Today's the rider's birthday.
I see you're already lower-casing him...
Would you rather I...
What is this "I." You have none.
Today's the rider's birthday.
Except he's dead.
In a contrary mood today?
Not in the way you'd think.
I'm you're friend, remember? And I can't hurt you. I have no body.
Neither does Krang.
The bodiless brain. The Ninja Turtles' nemesis. The guy who oversees
all of their activities.
And yet you carry him in your pocket like a good luck charm. You perplex
your son who can't see the humor in your perversity because to him Krang is
just, to put it plainly, disgusting.
Just his brain. On the show and the Nintendo game his naked
brain is always
safely encased within
a robot's body
where his stomach
and not his head
ought to be.
Ought? I thought we had done with the realm of could-have-been. The realm
Who is ever done with—anything?
Just because I agree with Marie-Louise Von Franz's
"no more shoulds"
doesn't mean I'm freed from the actuality.
And just because the rider is dead
doesn't mean that today isn't
April 17. I'm fine, really.
I believe you.
But the week has been—.
I know. But think of it this way: you're lucky that you can break down.
I kept scratching my brain in imagination trying to remember if this was
the week when B died a year ago. And J the same week the year before.
After each death something went wrong with your body.
All right, all right. Even though I had the flu I dragged myself to the gym
to stretch out on the mats and listen to some calming music on my
Walkman. This was going well. I had my arms and legs extended as far as
possible in the opposite direction and I could feel my lungs release...,
but when I reached for my toes I...convulsed and burst into tears.
Good thing you'd worn your sunglasses.
Yeah. I knew that the tears could have been mistaken for sweat and the
and while it was days before the date, as if emblazoned (would stare me
down-to-distraction) I just could not stop thinking about the intimate
quiet moments we shared; our rare and wonderful moments of true soli-
tude together...; the unforced gentleness and sense of mutuality...:
That's so unimportant. The point is that he had internalized the lessons;
it was in his nature to be that way.
I don't see what's so strange. His birthday was approaching. You were sad.
That's perfectly normal.
But what pierced me at that moment like an axe was the recognition
that I never had
a conversation with my (blood) father.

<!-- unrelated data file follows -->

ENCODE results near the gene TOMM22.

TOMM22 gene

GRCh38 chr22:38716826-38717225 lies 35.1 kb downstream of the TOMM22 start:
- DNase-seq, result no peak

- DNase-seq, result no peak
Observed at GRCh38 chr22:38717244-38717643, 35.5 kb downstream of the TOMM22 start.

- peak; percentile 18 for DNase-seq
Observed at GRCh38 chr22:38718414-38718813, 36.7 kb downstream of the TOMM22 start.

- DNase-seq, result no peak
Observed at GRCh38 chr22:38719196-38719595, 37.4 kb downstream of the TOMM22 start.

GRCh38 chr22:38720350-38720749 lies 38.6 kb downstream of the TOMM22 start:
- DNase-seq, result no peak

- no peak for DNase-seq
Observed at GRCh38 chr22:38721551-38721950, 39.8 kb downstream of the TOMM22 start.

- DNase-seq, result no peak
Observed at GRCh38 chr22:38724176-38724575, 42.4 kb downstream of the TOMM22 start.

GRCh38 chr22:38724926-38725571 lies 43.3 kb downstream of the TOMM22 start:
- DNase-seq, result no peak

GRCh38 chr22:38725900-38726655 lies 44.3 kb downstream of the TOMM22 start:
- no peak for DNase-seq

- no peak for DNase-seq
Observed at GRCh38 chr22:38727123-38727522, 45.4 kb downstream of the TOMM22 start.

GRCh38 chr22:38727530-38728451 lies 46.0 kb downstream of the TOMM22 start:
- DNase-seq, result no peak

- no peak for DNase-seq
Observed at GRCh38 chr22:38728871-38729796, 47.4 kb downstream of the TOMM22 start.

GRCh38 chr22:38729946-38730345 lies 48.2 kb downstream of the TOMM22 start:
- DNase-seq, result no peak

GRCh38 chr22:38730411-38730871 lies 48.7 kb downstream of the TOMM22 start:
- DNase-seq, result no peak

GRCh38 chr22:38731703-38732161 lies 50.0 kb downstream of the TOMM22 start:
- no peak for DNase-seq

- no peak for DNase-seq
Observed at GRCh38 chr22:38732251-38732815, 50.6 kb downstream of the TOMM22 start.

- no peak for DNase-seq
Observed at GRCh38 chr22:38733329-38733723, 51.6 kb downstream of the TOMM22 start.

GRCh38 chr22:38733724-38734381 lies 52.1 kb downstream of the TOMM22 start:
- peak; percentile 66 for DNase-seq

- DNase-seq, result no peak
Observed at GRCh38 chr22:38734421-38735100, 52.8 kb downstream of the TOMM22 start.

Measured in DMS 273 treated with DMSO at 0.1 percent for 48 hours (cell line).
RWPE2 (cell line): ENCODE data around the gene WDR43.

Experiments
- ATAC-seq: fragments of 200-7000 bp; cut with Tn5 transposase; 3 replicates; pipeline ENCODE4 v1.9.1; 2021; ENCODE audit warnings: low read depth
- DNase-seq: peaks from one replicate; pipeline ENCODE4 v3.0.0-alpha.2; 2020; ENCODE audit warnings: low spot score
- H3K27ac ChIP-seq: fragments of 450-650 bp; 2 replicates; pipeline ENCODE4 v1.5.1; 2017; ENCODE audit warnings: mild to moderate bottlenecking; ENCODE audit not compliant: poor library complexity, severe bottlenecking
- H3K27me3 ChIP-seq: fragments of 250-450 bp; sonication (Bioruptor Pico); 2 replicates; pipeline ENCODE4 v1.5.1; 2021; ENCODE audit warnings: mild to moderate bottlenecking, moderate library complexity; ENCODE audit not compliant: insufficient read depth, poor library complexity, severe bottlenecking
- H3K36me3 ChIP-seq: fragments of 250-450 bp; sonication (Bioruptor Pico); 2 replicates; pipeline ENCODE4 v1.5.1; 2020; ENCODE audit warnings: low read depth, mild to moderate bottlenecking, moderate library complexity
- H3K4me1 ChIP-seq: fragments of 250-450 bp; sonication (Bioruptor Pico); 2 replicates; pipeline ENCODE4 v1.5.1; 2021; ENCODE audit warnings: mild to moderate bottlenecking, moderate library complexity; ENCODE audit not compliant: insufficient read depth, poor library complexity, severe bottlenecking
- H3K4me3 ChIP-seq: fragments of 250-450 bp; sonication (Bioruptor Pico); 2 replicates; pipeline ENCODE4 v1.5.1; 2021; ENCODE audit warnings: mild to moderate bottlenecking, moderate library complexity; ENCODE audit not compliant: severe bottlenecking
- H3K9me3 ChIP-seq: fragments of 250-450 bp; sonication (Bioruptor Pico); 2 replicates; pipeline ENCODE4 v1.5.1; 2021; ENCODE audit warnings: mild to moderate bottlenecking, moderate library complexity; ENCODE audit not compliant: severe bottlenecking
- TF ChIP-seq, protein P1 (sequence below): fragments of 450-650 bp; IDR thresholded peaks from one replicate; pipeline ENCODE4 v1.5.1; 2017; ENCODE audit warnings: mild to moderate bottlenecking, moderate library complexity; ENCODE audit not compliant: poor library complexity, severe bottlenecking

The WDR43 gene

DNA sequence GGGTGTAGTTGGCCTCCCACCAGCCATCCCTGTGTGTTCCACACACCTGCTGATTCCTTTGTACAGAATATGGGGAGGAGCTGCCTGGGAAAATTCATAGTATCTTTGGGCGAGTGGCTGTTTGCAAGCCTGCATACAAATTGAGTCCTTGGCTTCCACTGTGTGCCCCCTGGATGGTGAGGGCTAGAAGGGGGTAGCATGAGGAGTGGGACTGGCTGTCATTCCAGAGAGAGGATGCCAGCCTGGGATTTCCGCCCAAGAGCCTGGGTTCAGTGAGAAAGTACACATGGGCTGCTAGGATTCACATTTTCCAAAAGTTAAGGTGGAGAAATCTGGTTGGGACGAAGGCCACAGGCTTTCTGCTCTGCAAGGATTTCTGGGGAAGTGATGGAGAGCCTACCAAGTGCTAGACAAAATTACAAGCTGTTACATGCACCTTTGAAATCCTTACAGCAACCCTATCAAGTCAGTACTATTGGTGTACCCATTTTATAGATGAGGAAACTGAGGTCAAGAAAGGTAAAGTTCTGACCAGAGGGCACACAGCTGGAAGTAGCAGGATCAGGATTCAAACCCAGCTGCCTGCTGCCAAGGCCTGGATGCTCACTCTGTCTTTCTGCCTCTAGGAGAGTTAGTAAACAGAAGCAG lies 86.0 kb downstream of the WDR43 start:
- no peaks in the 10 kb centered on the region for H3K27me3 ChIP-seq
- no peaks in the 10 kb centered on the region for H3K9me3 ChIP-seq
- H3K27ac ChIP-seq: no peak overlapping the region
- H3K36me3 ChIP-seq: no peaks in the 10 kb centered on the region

Don't be dumbfounded. My feelings about the two men are always in
dialogue, crissing and crossing.
Lying in that relaxed position on the exercise mat
listening to the intervals
in Ry Cooder's mesmerizing Paris, Texas score, it
hit me that as my father's
birthday approached, or the hour
of his suicide neared,
that I felt mildly aware, mildly sad,
but not remotely devastated and torn that I had lost
someone with whom I had an intimacy that could
never be repeated.
You know I don't mean it that way.
Then be precise.
Someone who, at least in crucial times, communicated a warmth and
love and care without
competing with you and undercutting you at every instant like
your blood father. And your grandfather—.
That's what I'm here for.
So I was torn by a new perplexity with regard to my real father. I never
lived with him but we spent countless hours alone together and he was
often, before he hit the bottle, quite friendly, easy-going, low pressure.
We liked to hobo around together.
But even looking at clusters of the best moments we had in each
other's presence we still never had
a conversation. He had his
mind made up about me and, with his game-plan fully laid out,
chose to employ this or that tactic to
edify, or instruct..., to
lead me onto better paths
for I am in no way criticizing his motivation in trying to help
it was just that he had no
He knew in advance anything I could possibly think or say.
But it wasn't personal. It was just the way he was. You brought
a friend to dinner who was stationed on a ship outside Nankeng
Harbor. Your father appeared to listen to his sea stories
—and the thing that "most blew his mind"—
when the missle, launched
from the ship, landed
a peasant hoeing rice who "didn't know where the hell
he was going"
and blew him away completely
and the sailors laughed
—and your friend came apart—
and while your FACE showed proper astonishment
just pawed the place mat
to rid it of imaginary crumbs
and with stern and solemn nods
that withheld surprise at all costs
and gravity of tone worthy of Lincoln!
told your friend that the gist of war was boredom
and he, perhaps unused to such practiced delivery during
took this in then whispered wide-eyed that he could not believe
how your father could know everything he'd gone through
when he'd never gone through it
and while his sadism was not in full flower in such isolated
instances it was
No wonder I was touched when Sam agreed to an evening of five-card-
stud on one condition: "no poker faces"!
Your father's mask was his face.
No - but that he cared more about the impression he made than about what
you or your friend were undergoing.
He was always onstage, your father. Preening for posterity in a void of his
He was never, or always and only, himself.